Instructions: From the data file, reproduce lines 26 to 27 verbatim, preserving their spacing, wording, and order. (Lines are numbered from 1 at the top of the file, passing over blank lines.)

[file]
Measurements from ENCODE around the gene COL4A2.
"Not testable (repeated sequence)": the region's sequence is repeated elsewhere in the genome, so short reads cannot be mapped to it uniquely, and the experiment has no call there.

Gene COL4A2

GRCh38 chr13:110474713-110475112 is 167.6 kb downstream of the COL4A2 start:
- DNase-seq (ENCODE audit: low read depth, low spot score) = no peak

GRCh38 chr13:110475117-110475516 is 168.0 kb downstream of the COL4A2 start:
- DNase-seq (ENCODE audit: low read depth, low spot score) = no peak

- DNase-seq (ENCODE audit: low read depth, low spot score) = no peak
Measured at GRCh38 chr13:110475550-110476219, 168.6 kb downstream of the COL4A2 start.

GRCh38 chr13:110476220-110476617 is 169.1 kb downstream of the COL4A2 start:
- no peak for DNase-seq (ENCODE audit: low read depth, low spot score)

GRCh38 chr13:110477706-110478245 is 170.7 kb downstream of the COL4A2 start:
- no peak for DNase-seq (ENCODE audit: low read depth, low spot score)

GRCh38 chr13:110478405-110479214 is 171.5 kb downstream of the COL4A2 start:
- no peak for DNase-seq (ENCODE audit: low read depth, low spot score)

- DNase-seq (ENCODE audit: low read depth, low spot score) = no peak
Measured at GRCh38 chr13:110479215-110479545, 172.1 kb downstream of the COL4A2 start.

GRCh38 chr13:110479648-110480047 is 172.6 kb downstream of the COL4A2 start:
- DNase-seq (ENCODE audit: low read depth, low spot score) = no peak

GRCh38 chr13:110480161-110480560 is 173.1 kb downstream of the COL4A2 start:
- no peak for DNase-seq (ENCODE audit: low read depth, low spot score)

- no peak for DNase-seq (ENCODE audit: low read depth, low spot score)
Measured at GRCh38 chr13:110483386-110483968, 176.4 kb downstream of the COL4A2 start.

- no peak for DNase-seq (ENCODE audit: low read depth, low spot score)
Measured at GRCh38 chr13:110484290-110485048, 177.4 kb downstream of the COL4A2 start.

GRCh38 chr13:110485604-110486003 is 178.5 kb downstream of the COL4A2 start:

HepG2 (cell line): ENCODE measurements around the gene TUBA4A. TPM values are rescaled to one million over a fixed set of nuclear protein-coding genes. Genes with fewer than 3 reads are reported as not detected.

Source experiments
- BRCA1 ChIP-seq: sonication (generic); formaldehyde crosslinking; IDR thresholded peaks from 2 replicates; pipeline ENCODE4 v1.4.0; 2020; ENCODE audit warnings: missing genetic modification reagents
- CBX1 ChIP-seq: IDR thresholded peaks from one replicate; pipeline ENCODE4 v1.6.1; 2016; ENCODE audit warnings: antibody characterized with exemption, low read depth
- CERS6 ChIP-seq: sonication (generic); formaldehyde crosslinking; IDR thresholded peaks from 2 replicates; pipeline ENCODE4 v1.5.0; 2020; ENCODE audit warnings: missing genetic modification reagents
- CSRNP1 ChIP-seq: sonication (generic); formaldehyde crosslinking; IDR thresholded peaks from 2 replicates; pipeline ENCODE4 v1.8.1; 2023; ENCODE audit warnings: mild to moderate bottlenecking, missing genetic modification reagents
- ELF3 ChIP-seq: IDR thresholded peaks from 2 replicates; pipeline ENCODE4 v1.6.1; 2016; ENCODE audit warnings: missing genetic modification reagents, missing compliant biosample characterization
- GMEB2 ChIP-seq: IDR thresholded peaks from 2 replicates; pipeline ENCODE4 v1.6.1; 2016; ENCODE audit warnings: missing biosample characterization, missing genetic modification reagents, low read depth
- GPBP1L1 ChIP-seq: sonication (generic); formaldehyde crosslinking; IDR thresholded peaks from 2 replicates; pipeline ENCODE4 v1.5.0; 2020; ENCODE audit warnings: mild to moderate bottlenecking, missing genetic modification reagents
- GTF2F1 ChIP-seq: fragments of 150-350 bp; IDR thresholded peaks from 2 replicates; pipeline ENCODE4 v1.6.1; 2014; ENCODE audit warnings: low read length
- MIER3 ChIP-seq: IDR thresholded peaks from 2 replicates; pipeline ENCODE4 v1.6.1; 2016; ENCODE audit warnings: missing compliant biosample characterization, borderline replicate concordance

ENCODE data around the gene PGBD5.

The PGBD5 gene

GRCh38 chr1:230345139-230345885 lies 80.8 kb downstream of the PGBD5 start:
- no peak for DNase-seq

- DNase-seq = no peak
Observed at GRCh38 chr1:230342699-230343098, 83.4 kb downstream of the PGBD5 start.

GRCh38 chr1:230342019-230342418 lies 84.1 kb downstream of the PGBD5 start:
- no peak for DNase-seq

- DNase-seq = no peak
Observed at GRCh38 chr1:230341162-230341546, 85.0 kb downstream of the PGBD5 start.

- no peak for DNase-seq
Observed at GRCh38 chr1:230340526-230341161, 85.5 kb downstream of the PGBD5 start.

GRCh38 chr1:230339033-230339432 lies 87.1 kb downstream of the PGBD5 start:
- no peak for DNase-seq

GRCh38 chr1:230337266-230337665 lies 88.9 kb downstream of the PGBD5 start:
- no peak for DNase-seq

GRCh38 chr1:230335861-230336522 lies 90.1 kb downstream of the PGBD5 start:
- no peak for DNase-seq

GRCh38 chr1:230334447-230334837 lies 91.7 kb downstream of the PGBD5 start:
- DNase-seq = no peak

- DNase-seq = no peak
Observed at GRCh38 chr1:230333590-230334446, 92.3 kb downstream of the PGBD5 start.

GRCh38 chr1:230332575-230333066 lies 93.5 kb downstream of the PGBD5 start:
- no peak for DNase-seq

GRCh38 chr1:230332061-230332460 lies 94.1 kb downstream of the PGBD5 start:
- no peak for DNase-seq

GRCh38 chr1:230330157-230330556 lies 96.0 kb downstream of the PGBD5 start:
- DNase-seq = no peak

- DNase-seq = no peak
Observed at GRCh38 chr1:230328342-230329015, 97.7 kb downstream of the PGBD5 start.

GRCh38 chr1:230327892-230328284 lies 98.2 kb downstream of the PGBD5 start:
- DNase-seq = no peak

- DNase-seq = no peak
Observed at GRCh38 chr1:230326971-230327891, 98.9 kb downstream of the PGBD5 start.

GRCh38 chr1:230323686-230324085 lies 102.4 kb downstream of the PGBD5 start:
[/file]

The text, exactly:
GRCh38 chr13:110485604-110486003 is 178.5 kb downstream of the COL4A2 start:

HepG2 (cell line): ENCODE measurements around the gene TUBA4A. TPM values are rescaled to one million over a fixed set of nuclear protein-coding genes. Genes with fewer than 3 reads are reported as not detected.